Friday, July 17, 2009

Far and Near

Tribute in NM

Went to ABQ and saw Mom and Bro. On my flight into ABQ I sat next to a friendly Canadian who was starting a week's vac in northern NM. Told him about Los Alamos and the Jemez and Bandelier. We discussed China and climate change and it was civilized fun. My mother seems well, and my brother is okay. I hope he and I can both feel more prosperity soon. It was a good visit and included plenty of spicy food.

We went up and did the memorial service for Aunt Betty on Sunday in Santa Fe. I enjoyed the drive up and seeing cousins and so on. But it was draining. Somehow I expected it to be more schmoozy (sorry Betty), but it was definitely about grieving. I had a very awkward conversation with a woman who grew up in Paris but has lived in the U.S. since the late 60s. My mother waved me over so I could speak French and talk Paris with her. That didn’t go so well and I just clammed up. I can think of all sorts of self deprecating ways to smooth it over charmingly now. But in the moment I had nothing. Sorry, Dominique. The next day when I flew out, I found one of my younger cousins on the same flight to Denver. It was nice to talk with her, it made a good ending for me. She is one of my adorable Iranian American cousins who is working on a law degree at Cornell. I think she is going to take over the world once she’s done because she is warm, smart and disarmingly beautiful and I can’t imagine who would dare to stand in her way. Mayors will be handing over keys to cities and so forth.

So obliged

Finishing Emma was just lovely. It provided plenty of charm and delight. Emma Woodhouse as a character is attractive and attractively flawed. She is well intentioned and fairly generous and yet a sinner. She shows determination to improve herself and then laughs at her own backsliding. She is bright and mischievous and admires cutting up in others. Such a contrast to Fanny Price, an almost entirely unattractive heroine. After finishing Emma I was able to read the last chapter of Jane Austen and Food which was devoted to this book because there are more explicit food refs in it than in any other of the novels. And I do recommend Maggie Lane’s book. She ends by describing her own interpretation of the author’s meanings as open to criticism as unproblematic and too cosy. She then discusses the inequities portrayed in the book in more stark terms. I like how she shows she can whip out the social/gender critiques, just in case you thought she couldn’t. And that she is comfortable with her decision to interpret JA as prizing balance and harmony within existing hierarchies. The world of Emma Woodhouse Knightley is a lovely world indeed. If only we could all be beautiful twenty-one year old heiresses with good hearts.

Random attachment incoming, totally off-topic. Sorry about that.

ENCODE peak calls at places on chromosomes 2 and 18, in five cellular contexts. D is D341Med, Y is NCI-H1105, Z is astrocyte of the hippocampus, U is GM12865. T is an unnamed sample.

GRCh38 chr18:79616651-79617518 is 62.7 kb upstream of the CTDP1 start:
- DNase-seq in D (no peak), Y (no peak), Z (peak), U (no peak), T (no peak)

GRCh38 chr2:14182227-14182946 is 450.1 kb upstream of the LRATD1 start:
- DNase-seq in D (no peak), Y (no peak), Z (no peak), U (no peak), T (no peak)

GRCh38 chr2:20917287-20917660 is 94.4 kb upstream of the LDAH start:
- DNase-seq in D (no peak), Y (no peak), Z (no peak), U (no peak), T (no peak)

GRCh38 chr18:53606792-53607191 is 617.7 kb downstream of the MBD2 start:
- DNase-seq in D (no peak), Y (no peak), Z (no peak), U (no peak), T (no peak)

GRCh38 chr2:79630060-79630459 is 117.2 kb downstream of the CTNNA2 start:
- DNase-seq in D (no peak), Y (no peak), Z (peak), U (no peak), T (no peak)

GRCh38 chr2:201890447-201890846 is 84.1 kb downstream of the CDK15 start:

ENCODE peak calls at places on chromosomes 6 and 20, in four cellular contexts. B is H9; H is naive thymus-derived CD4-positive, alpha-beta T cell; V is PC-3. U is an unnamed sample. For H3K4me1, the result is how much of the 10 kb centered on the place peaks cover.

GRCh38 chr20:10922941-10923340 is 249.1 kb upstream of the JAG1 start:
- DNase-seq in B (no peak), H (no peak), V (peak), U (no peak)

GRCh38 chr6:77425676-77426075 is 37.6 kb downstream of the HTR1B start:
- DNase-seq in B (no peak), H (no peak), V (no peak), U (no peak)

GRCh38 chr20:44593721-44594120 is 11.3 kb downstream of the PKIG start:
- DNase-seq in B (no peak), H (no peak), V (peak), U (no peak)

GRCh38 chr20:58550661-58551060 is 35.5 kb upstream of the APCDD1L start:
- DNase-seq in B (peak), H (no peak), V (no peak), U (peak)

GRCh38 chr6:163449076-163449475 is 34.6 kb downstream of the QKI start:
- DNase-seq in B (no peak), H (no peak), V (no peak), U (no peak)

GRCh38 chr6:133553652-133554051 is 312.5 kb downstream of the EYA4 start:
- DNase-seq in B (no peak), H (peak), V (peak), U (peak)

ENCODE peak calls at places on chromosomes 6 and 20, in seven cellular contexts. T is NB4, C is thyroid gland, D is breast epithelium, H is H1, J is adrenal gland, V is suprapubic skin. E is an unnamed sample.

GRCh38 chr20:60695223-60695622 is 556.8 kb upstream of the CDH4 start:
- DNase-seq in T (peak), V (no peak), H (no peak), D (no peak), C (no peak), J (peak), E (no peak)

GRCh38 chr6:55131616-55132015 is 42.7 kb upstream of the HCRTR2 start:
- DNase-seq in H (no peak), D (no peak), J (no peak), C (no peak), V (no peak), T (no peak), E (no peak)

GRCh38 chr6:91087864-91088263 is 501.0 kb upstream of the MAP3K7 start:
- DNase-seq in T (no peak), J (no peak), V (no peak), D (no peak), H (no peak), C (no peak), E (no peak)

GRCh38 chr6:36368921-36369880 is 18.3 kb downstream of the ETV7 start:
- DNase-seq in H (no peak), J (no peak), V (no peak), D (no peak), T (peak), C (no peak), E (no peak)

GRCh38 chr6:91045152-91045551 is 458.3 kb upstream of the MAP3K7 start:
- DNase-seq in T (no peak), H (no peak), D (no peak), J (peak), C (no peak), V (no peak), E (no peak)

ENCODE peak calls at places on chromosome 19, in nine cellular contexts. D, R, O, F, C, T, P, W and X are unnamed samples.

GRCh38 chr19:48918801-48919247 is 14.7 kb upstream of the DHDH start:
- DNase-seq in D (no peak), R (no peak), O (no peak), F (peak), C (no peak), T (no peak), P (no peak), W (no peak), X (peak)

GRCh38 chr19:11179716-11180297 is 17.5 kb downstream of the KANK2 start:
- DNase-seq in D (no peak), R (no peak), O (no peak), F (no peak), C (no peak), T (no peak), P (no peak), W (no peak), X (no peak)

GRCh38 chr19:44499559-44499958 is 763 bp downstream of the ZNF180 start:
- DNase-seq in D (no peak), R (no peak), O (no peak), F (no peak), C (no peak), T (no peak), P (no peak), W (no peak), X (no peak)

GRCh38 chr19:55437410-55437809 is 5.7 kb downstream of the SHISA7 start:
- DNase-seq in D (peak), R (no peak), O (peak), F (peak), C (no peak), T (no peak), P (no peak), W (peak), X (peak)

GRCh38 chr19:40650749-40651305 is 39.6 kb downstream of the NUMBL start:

I remember actress Sophie Thompson in the role of Miss Bates in the 1996 film. (I saw the first half in a San Francisco movie theater that went dark in the middle due to a power outage. Don't think I ever saw the end.) It is a wonderful part and her performance stays with me.

I hear there is a Bollywood version of the story going to go into production next spring. Don’t know how long it will take to get to theaters or whether we will hear much about it in the US. But I will be watching out for it; the title so far is Ayesha. It stars the daughter of Anil Kapoor (who will produce it) who I looked up after seeing Slumdog. He's the actor who played the "Who Wants to be a Millionaire" host and I loved watching him.

Back to the real world/wreck

Got a letter yesterday from a law firm in our region. It states our mortgage holder’s rights and that they intend to collect the five months we’re overdue. It gave me a shake and I sobbed for a while. I’m going to have Nod call the HUD counseling number listed at the end. I had hoped we could be moving out of this by now. But we are stuck as fast as ever. We can’t pay them anything unless Nod generates some income. Our nest egg has dwindled. But we have enough to move if we need to. Lordy. I realize I need to do some reading on foreclosure and bankruptcy. There’s some unappetizing homework.

P.S. I'm making more chicken tikka masala this weekend.
P.P.S. to Bee: I've started Persuasion. I'm thoroughly enjoying catching up on my Austen for the summer.


Bee said...

Persuasion! My favorite.

I've been reading backwards from your latest. So sorry to hear about mortgage woes. Despite the boredom/seclusion/claustrophia of Emma's world, it is awfully nice to not have to worry about a mortgage. Our house in Houston won't sell and it is sucking up loads of cash every month. Arrgghh.

Nimble said...

Sorry to hear about the TX house. I don't have a sense of the real estate mood there.

Compared to Mansfield Park, I thought Emma was free of claustrophobia. She did what she wanted, she chose to be a homebody and coddle her father; with occasional field trips.